Program Short-Term Success 
In 2016...
 
  • 6,402 animals came through our doors
  • 4,016 animals received shelter veterinary exams
  • 1,729 shelter pet surgeries were performed
  • 2,600 animals were adopted to permanent homes 
Program Long-Term Success  Our long term success will be to meet people and animals where they are, bringing veterinary and wellness services directly to those who need it most, so that animals are safe and healthy living in community and out of shelters.
Program Success Monitored By 
Our key performance indicators for our sheltering work include:
  • Tracking intake of animals 
  • Tracking number of veterinary exams, vaccinations and surgeries
  • Length of stay for shelter animals
  • Humane euthanasia rates 
Examples of Program Success  ARL has adopted the ASPCA Live Release Rate as a mechanism to track and monitor overall success around lives saved. This rate is calculated by dividing live outcomes by total intake of animals. Using this methodology, ARL had a 90% Live Release Rate in 2016

Healthy Animals, Healthy Communities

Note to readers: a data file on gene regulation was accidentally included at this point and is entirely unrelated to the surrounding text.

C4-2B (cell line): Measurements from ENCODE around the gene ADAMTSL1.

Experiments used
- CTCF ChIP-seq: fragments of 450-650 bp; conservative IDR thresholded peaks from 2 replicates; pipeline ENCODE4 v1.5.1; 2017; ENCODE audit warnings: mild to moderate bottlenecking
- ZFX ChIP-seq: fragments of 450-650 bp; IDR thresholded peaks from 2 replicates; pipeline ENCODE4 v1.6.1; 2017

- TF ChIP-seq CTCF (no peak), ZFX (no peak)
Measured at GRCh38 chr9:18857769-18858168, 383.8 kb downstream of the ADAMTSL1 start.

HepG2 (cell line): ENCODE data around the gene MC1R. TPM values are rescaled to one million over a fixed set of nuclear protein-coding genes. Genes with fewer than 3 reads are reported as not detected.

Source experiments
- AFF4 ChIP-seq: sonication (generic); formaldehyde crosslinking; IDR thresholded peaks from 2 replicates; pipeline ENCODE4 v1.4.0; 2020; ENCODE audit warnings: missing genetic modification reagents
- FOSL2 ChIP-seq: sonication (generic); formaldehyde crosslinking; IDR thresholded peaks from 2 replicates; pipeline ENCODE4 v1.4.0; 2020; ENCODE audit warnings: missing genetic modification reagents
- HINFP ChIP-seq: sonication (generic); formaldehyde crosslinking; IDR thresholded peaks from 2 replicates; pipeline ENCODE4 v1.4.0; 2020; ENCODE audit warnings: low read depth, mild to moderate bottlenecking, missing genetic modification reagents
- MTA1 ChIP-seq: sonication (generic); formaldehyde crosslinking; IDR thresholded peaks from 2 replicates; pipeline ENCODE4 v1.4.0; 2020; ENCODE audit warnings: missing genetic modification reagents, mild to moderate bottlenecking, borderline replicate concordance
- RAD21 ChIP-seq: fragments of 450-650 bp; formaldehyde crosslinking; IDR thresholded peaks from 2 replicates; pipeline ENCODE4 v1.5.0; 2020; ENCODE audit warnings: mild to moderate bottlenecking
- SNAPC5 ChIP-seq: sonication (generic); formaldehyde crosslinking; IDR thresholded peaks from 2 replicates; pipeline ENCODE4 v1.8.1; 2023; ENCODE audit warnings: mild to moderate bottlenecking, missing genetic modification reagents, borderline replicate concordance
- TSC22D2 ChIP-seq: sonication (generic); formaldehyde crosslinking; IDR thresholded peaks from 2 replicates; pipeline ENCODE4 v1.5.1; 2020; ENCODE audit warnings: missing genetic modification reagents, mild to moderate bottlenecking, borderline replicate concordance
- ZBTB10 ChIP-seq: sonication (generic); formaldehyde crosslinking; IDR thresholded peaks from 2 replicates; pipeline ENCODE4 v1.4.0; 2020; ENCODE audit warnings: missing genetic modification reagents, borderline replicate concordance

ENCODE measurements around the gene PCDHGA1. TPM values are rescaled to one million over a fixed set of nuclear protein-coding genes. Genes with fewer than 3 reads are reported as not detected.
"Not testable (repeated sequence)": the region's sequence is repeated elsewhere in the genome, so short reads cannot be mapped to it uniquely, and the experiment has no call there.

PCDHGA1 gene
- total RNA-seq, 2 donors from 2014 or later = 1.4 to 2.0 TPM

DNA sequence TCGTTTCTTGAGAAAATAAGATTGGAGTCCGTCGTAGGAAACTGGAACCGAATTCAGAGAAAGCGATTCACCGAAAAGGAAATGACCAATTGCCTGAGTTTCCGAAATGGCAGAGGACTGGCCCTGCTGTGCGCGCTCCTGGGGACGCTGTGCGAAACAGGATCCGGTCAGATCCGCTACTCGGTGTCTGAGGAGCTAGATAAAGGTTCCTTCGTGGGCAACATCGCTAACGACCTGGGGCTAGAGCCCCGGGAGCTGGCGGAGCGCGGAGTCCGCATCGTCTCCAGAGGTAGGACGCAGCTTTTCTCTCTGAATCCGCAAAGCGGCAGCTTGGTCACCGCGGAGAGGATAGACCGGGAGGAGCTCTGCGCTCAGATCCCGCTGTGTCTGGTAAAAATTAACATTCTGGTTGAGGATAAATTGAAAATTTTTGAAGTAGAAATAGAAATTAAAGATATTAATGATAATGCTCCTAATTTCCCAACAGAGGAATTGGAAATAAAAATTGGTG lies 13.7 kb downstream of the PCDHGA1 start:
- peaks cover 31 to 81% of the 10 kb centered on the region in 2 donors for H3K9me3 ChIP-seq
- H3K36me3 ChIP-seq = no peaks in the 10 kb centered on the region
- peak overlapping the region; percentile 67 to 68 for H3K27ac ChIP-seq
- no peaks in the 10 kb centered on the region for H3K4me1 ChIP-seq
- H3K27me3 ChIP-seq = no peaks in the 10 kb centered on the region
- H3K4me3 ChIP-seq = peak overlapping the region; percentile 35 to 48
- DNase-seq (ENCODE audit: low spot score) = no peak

Healthy Animals, Healthy Communities is a pilot program in Codman Square, Dorchester, MA. ARL’s goal is to collaborate and create a community health and wellness model, which includes pets, and has the ability to be sustained by the ongoing support and effort of the organizations and residents of the community. By partnering with local human service organizations in Codman Square we believe this will create positive long lasting change for the people and pets in this community.
 
 Recognizing that family health and wellness and animal well-being are intricately linked, this initiative promotes the creation of pet-inclusive community programs through partnerships with local agencies and informational events for families. ARL believes that the definition of community includes people and pets -- and that every family, regardless of whether or not they own a pet, benefits from a pet-inclusive community and environment. 
Budget  --
Category  Animal-Related, General/Other Pet-Related Financial & Commodities Assistance
Population Served Families Aging, Elderly, Senior Citizens At-Risk Populations
Program Short-Term Success  We have recently formalized a partnership with Codman Academy Charter School to offer an enrichment course on the human-animal bond that teaches students the importance of this link on our overall health and well-being.